Council of Chief State School Officers. (2018). Navigating the new curriculum landscape: How states are using and sharing open educational resources. Washington, DC: Author. Retrieved from

From the description:Navigating the New Curriculum Landscape: How States are Using and Sharing Open Educational Resources provides a deeper look into how states are supporting OER implementation, and what lessons can be learned from the progress they are making. This CCSSO and New America report spotlights examples of new and different approaches for promoting and sustaining open, relevant, and high-quality instructional materials. It concludes with five key takeaways for state leaders to consider as they improve the quality and affordability of the materials teachers are using every day. While there is wide variation in approaches, states are deeply integrating OER within their broader efforts to ensure teachers and school leaders have access to high-quality curriculum and instructional materials. State strategies range from including OER within existing state reviews of curricular materials to developing and curating new openly-licensed resources from which schools or districts can choose. Across all states, CCSSO and New America we found evidence that frequent collaboration, communities of practice, and intentional communication have been key levers to spread and build upon this work.”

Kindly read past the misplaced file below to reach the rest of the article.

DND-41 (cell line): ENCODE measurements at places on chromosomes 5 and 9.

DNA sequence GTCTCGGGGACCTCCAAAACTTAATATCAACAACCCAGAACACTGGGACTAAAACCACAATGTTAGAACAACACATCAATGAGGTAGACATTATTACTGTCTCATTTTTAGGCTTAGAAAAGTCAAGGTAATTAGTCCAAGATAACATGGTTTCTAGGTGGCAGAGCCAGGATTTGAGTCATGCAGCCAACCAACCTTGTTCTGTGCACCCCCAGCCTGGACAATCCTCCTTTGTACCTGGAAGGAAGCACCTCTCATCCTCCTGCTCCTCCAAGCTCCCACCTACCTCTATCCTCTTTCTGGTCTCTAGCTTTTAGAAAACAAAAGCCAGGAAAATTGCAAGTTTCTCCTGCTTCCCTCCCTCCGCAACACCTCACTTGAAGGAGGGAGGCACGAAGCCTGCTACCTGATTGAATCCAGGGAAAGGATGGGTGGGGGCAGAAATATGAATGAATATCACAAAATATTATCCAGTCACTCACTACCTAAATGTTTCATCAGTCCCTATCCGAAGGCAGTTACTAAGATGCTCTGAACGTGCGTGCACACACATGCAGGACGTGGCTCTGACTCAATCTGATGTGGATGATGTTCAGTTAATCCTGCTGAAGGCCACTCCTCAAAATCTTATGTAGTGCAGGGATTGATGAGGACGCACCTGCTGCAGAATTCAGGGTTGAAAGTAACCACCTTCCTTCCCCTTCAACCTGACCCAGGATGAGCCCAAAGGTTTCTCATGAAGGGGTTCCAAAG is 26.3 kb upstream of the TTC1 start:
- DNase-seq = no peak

Hilton, J., III, Larsen, R., Wiley, D., & Fischer, L. (2019). Substituting open educational resources for commercial curriculum materials: Effects on student mathematics achievement in elementary schools. Research in Mathematics Education, 21(1), 60–76. Retrieved from

From the ERIC abstract: “Open Educational Resources (OER) have the potential to replace commercial learning materials in education. An empirical examination of this potential was conducted, comparing the end-of-year mathematics test results of 12,110 elementary school students clustered within 95 schools from five school districts in the state of Washington in the United States of America. Of this group, 6796 students used open learning materials, and 5314 used commercial educational resources. When three years of test scores were considered, there were no statistically significant differences in the exam scores of students who used open versus commercial curriculum materials. The lack of statistical significance may have practical significance, demonstrating that OER can replace conventional materials without impacting student performance, while potentially reducing costs and allowing for local modification.”